How about the Eureka Report? There is a fantastic publication that has lost its way. It has historically been very difficult for the self-directed investor to obtain in-depth, independent research, and the Eureka Report has built up one of the best offerings on the market. However, the average report in recent times makes absolute recommendations that can only be considered personal advice, includes conflicting recommendations on asset classes, strategic shifts and takes every opportunity to highlight all that you should be very, very, very worried about in an uncertain, fearful world. Some articles acknowledge the place of financial planners in the money world but a good many suggest that you’d be better off running your own operation or in some other way downplaying the role of financial advisors.
Oh yes, did they mention that the holding company is being sold off to private equity at the moment? There’s an awful lot of money sitting behind every publication, every suggestion that you need to do-it-yourself, and every denouncement of the financial planning business.
Next time you read an article bagging financial planners, look carefully to see what book/ newsletter/ website/ seminar is being promoted, and then try to distill the logic from the farce. Take my word for it, there’s hours of fun to be had.
Do you think i’m stupid?
One of my favourite lines from the kids movie “Bug’s Life” – but can anyone else perceive a little bit of vested interest here? There’s nothing wrong with vested interests – they are the core of capitalism – but there is something wrong with bagging an entire industry sector simply to promote your own way of doing things.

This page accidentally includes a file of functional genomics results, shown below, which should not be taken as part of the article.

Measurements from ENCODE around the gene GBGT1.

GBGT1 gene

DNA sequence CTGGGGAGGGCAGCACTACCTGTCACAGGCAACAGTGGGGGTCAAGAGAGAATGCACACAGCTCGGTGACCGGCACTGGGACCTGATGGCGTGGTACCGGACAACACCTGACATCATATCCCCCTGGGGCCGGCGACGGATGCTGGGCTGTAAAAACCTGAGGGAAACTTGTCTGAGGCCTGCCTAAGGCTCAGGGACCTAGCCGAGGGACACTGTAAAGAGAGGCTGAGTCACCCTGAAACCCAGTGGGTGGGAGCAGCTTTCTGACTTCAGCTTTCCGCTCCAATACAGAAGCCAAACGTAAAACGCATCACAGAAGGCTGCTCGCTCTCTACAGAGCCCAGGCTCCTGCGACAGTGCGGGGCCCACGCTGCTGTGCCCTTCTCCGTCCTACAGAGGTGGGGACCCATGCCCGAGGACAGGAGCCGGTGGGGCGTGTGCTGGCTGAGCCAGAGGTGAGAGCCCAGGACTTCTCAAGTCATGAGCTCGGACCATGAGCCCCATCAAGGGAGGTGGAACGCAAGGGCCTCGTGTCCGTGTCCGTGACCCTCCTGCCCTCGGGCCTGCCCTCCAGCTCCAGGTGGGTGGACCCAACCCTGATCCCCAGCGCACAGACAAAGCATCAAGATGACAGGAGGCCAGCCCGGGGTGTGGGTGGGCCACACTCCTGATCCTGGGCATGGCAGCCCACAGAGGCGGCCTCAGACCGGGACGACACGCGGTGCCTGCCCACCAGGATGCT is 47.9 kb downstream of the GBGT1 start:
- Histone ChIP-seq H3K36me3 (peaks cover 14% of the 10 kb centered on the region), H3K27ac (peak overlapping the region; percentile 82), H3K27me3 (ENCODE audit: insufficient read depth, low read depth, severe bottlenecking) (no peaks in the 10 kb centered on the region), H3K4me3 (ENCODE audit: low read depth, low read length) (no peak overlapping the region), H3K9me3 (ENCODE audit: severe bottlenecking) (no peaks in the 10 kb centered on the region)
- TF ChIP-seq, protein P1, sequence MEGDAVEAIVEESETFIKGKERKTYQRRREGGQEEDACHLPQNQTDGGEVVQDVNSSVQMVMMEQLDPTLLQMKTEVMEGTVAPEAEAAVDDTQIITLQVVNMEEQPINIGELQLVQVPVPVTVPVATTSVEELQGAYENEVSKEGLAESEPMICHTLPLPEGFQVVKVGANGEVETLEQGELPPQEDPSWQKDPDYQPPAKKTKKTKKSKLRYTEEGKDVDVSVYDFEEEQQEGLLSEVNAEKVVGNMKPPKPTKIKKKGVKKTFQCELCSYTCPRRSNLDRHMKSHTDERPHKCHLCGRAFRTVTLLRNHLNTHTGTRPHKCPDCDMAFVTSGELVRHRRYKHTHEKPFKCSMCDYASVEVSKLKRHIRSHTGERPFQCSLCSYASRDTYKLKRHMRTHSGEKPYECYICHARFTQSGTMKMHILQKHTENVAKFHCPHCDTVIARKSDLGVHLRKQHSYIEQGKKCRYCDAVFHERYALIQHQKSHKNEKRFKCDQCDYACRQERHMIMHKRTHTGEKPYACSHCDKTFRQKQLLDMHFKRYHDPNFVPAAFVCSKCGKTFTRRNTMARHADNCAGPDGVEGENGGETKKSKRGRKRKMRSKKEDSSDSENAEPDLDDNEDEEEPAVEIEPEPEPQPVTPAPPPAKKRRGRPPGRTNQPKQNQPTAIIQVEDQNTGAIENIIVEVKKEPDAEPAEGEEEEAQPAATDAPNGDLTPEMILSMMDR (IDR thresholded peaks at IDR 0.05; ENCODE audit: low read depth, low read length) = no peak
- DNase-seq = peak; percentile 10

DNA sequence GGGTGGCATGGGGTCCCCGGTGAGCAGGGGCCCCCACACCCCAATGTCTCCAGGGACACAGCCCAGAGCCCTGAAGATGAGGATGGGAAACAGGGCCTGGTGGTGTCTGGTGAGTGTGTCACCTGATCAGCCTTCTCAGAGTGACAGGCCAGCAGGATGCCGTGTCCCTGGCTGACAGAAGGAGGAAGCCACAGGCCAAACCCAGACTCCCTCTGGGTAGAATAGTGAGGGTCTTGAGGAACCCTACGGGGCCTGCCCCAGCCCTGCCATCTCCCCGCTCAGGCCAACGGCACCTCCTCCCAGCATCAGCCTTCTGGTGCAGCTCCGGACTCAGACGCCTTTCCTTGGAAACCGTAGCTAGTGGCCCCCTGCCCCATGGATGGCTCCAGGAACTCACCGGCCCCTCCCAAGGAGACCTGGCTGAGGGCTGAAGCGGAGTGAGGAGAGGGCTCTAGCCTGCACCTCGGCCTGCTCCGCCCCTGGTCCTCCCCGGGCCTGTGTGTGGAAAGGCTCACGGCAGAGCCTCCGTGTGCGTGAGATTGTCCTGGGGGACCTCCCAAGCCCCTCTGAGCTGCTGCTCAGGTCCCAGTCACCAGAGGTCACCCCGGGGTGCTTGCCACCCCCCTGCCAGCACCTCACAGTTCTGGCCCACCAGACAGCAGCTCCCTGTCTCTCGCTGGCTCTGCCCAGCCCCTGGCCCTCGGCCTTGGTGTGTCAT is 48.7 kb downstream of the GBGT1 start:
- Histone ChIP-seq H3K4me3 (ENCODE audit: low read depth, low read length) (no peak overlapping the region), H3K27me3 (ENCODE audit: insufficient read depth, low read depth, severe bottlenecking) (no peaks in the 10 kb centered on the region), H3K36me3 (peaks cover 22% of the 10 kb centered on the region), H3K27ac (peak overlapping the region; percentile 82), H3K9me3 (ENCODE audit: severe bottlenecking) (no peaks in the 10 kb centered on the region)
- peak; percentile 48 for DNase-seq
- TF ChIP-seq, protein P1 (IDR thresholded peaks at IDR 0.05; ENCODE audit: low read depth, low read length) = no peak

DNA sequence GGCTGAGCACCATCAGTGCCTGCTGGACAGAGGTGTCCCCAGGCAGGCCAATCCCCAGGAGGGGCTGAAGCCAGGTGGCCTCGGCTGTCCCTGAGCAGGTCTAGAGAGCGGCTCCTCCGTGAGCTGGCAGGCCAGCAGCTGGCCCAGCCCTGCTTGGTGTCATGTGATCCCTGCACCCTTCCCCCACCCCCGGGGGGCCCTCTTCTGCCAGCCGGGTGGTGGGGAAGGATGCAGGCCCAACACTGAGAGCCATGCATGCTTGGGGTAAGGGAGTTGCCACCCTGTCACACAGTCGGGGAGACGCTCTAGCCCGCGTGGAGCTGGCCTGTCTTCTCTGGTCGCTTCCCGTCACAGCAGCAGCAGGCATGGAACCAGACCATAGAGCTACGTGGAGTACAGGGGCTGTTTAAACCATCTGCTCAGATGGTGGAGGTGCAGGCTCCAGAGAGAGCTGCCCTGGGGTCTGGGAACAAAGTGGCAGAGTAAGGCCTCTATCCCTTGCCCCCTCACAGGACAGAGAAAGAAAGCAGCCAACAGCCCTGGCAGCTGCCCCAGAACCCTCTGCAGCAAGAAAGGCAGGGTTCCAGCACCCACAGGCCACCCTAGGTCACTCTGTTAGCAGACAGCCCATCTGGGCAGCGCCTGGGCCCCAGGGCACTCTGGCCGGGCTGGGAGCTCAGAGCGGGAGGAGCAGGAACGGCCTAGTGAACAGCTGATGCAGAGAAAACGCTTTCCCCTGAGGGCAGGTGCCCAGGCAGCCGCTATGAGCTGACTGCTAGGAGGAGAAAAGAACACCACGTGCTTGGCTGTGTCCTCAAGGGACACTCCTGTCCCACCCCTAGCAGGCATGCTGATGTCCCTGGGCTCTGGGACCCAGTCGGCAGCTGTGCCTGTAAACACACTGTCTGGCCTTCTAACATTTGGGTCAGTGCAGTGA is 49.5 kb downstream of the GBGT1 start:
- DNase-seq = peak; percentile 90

If you think i’m angry, think again. i am stark raving mad about this parody of authority that is pervading all things financial at the moment.
This high-and-mighty claim to moral and academic authority was arguably started by the Industry Super Network, when they set out to build their industry superannuation empire by bagging the entire financial planning community (even though a large chunk of financial planning has nothing at all to do with superannuation), and using their member’s super admin fees to do so. The consumer group Choice jumped on the bandwagon, and continue to rant about the financial planning community, even in the face of outcry over their hypocrisy in taking commissions for a mortgage swap service. The Federal Government then chipped in with its poorly thought out legislation that has so far managed to achieve the EXACT OPPOSITE of what it is theoretically supposed to do. Every independently owned financial planning business in Australia is feeling intense pressure to join one of the Big 5 (NAB, ANZ, WBC, CBA, AMP) who own the recommendation lists of the vast majority of Australia’s financial planners.